Last week we wrote about how the legislature’s corporate subsidy overhaul bill could endanger New Jersey’s open spaces. But the state’s rural areas are also the subject of another controversy. There’s a bill under consideration in Trenton to buy land and preserve it as open space. It’s a worthy goal, but the problem is that the bill doesn’t include new revenue to pay for the purchases. Instead, proponents want to divert hundreds of millions in funding that should be used for investments in things like environmental protection, education, and public safety.

A disaster in the making

By Rob Duffey, Policy and Communications Coordinator for the New Jersey Working Families Alliance. Promoted by Rosi.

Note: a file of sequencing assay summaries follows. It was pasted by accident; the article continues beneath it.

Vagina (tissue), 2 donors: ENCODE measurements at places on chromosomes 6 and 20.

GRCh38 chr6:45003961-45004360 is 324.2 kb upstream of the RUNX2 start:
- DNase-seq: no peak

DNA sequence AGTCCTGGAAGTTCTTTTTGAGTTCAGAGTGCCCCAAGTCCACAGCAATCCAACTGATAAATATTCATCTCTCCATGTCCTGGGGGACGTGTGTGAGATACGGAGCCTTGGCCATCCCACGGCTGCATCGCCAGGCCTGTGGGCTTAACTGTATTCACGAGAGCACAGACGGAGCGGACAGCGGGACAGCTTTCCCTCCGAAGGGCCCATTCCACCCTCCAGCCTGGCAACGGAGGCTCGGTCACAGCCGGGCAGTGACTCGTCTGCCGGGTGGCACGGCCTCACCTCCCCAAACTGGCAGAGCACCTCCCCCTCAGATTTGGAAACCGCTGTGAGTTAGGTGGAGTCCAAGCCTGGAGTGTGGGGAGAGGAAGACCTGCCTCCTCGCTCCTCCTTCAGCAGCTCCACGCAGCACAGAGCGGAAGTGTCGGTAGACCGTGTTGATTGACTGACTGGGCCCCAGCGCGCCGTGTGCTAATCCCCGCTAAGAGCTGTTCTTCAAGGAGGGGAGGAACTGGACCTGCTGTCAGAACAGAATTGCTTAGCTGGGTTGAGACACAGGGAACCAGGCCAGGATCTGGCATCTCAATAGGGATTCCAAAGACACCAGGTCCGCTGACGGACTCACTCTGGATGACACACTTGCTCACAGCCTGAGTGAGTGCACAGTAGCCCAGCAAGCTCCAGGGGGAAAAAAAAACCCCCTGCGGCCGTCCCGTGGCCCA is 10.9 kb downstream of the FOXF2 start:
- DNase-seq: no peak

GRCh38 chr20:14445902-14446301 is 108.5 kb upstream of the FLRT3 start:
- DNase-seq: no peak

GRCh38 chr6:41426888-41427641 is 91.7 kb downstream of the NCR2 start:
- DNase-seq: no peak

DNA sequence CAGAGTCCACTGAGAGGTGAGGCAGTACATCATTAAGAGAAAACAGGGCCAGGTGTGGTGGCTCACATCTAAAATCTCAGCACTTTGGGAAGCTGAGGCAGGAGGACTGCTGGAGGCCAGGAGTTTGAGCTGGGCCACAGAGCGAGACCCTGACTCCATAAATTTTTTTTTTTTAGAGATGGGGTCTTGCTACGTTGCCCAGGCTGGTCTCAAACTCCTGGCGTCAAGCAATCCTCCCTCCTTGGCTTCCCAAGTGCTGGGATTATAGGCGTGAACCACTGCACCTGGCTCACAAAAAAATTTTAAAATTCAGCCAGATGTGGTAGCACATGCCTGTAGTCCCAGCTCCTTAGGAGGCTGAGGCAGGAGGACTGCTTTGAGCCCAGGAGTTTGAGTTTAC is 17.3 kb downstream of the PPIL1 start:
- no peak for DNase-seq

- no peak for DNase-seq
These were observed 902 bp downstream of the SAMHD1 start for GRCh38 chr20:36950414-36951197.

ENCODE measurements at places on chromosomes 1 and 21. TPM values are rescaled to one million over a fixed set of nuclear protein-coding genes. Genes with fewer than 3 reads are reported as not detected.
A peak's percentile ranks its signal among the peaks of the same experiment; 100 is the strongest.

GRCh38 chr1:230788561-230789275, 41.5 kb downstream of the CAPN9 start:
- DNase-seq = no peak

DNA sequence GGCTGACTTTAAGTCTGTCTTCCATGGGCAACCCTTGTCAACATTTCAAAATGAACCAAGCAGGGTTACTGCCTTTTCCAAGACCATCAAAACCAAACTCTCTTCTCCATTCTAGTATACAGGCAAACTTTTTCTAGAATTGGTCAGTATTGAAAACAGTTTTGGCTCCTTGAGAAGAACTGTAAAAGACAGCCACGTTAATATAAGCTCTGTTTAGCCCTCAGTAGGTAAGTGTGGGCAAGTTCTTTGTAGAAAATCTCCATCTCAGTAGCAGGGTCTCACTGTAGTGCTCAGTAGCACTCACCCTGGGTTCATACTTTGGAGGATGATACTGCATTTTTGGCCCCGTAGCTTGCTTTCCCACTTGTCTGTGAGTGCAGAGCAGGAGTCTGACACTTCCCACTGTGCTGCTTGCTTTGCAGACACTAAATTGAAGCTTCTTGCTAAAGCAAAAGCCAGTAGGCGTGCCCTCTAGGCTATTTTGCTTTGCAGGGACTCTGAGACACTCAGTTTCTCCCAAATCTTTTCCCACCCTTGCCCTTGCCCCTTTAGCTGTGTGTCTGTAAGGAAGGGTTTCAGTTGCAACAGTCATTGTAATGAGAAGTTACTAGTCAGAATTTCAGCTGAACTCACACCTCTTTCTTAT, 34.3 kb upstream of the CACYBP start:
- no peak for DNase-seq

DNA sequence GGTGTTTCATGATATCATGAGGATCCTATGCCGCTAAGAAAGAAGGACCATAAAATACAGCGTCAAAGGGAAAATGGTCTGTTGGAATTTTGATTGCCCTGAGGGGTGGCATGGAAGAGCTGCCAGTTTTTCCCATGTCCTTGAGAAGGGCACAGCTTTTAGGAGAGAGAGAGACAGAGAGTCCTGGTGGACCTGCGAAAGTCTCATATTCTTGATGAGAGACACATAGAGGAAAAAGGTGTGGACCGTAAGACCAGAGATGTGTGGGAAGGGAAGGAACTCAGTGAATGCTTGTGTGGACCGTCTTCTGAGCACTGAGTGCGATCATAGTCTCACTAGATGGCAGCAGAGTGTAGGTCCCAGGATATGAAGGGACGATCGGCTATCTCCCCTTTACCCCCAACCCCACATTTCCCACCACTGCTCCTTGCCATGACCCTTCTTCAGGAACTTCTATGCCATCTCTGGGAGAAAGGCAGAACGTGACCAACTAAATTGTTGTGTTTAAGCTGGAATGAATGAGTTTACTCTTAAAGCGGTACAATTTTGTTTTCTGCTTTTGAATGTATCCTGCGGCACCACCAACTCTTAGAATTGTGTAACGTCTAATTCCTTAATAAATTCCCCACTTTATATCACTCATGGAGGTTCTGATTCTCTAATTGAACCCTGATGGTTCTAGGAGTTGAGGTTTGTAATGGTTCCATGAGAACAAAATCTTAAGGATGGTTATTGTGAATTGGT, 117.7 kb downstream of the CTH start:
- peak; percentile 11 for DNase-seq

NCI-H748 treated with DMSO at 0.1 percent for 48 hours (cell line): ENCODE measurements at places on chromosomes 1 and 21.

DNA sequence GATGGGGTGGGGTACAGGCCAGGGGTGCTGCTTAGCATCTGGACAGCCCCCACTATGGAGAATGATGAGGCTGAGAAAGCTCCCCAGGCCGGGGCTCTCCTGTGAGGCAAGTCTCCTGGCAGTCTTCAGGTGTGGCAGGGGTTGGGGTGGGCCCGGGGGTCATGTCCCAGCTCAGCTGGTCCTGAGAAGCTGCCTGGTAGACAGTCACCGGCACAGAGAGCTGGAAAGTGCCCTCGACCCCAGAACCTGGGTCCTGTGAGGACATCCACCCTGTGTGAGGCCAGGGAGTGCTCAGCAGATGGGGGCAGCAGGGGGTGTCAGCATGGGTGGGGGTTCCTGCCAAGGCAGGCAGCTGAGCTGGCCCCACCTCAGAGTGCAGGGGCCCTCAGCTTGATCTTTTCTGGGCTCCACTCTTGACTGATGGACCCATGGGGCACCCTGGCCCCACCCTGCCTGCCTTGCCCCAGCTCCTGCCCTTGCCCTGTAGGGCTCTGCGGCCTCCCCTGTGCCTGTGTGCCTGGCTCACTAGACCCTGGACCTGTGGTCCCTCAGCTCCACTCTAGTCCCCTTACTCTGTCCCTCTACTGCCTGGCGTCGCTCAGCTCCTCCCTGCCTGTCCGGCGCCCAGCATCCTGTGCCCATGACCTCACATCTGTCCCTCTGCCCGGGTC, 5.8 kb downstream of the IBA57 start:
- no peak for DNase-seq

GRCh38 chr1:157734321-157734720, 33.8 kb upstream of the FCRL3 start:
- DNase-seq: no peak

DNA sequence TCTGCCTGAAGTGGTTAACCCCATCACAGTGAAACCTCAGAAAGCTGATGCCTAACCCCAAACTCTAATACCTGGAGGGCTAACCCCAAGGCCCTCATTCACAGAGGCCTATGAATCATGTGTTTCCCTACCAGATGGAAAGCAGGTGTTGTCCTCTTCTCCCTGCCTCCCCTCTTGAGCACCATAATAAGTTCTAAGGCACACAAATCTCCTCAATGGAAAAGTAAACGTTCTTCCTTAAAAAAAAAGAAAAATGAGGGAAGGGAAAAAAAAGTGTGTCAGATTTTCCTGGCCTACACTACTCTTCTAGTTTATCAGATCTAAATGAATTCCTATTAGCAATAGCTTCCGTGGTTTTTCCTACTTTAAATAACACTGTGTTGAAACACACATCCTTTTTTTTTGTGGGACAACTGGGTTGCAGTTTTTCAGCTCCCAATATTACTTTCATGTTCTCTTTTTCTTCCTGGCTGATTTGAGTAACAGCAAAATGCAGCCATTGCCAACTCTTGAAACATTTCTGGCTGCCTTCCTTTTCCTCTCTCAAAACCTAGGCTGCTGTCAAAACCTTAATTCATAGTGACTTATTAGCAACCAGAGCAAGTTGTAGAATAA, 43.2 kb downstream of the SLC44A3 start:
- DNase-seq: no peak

Next week the New Jersey Senate considers the ‘Economic Opportunity Act of 2013′ – a bill that purports to overhaul five economic development programs used by the New Jersey Economic Development Authority to ostensibly create or retain jobs in New Jersey.

Unfortunately numerous studies have found these programs don’t make a big difference in corporate behavior all too often we end up being pitted against New York or Pennsylvania in a bidding war or just paying a corporation to do exactly what they would have anyway. And if you don’t believe us, just look at the last few years. Chris Christie has staked his entire jobs strategy on these programs, and we still have the 6th highest unemployment rate in the nation.

Few of the reforms included in the overhaul will do much to make these programs more accountable or effective. But almost as bad is that a slew of new amendments were quietly snuck into the fast-tracked corporate subsidy overhaul that will make these grants more expensive, more frequent, and harder on the environment.